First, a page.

By Dr. Stacie Bunning, clinical psychologist
My 5-year-old cries every day when we drop her off at kindergarten. I have talked to her teacher and she tells me, "Rest assured, once you leave she stops crying." But it has been two weeks since school started and it's the same thing every day. Do you have any ideas or suggestions?
This is an extremely common problem and one that is easily remedied with the passage of time. Going to school for the first time can be overwhelming for little ones, especially if they are used to being away from home. It can also be overwhelming for parents, who feel anxious about being separated from their children for such long periods. Here are a few things you can do to make the process easier for her (and yourself!).
First, ensure that your little girl is getting adequate sleep each night. Poor sleep can lead to mood swings, behavior problems and even learning difficulties. According to the National Sleep Foundation, school-aged children require 10-11 hours of sleep each night, so keep a consistent bedtime routine for your child. In the morning, wake her early enough so that she can get ready for school in a relaxed fashion and enjoy a healthy breakfast. Play a favorite CD in the car on the way to school; allowing your child to choose a few songs may give her a feeling of control.
Second, monitor your own reactions to your child's distress. Children are amazingly perceptive when it comes to their parents' emotions, and your daughter is likely sensing your feelings of concern. This may fuel her anxiety and her desire to stay close to you. Lingering at drop-off time, while understandable, is likely to backfire. It is likely that by delaying your own departure you are reinforcing her tearful behavior. Your best bet is to give her a quick hug and tell her you'll see her at pick-up time. Then, be on your way. Have a plan to assuage your own nerves, such as calling a trusted friend as you leave school or stopping for a coffee.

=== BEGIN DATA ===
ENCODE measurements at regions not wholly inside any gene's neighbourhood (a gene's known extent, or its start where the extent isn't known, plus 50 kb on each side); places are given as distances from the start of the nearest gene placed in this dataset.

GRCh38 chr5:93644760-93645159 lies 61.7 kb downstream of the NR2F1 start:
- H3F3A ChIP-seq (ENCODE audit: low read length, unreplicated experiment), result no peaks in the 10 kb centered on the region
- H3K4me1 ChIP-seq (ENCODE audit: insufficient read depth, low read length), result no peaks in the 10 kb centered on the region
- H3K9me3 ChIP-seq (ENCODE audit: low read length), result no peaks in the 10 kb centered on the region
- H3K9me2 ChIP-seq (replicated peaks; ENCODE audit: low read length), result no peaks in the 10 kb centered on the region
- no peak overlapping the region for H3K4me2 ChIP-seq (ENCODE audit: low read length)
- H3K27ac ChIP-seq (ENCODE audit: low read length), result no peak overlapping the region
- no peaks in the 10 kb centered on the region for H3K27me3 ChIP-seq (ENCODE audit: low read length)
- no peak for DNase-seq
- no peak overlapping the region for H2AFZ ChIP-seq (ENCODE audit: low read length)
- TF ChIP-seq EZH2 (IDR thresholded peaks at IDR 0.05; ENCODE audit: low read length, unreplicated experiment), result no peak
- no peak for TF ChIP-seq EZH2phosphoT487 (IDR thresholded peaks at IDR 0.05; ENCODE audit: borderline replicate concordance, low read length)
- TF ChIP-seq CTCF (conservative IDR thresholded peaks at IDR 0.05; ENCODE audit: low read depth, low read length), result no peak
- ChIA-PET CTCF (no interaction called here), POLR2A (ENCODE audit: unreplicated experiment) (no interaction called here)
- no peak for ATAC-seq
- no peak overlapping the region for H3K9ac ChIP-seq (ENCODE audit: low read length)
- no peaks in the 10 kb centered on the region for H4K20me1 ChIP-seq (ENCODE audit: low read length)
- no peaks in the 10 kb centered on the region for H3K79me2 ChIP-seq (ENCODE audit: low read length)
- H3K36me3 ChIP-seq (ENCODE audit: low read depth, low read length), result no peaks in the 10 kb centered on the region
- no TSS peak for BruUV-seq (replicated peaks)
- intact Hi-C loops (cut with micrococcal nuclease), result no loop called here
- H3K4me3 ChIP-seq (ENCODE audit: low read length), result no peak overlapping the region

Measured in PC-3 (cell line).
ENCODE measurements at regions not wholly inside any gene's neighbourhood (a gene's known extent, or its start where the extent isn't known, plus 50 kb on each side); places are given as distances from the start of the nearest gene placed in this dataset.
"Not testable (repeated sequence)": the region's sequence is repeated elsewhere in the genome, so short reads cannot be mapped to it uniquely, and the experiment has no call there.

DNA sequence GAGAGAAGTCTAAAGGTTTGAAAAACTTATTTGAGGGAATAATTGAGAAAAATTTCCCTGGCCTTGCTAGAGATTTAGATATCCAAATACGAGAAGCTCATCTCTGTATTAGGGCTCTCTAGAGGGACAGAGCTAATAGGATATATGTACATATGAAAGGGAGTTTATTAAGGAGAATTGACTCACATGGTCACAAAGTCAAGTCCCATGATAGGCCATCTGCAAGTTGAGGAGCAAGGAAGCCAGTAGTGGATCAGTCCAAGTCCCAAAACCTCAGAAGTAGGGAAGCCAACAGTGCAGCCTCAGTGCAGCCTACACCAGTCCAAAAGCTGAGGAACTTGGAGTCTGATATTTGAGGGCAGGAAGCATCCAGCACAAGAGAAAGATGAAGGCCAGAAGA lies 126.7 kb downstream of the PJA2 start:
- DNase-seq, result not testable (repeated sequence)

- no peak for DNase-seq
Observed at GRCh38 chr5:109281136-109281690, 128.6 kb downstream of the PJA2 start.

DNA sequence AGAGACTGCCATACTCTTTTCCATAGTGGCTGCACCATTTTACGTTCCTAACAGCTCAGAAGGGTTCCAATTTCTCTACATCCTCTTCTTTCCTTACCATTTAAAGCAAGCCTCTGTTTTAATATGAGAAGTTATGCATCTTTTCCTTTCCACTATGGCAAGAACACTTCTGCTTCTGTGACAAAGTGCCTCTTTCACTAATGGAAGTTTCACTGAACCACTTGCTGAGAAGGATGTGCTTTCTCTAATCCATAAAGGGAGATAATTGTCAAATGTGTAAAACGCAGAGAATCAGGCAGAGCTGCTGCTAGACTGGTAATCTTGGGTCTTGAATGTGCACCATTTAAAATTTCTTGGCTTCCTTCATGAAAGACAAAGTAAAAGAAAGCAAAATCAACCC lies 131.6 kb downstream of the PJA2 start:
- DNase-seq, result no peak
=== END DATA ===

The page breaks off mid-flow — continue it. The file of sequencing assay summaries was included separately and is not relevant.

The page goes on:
Finally, find ways to help your daughter feel more connected to her school. Sign her up for an after-school activity such as Scouts or soccer, and take her to school-sponsored events where she will see her classmates, such as fall and winter festivals. Plan weekend play dates for her with peers from her classroom so that she develops friendships and looks forward to seeing the other children at school.
If your daughter continues to show distress at drop-off after you have tried some new techniques, consider having someone else drive her for awhile, just to change the pattern that has been established. You might also talk to your pediatrician about a referral to a qualified mental health practitioner for some supportive therapy sessions.
Advice from our experts is not a substitute for professional diagnosis or treatment from a health-care provider or learning expert familiar with your unique situation. We recommend consulting a qualified professional if you have concerns about your child's condition.
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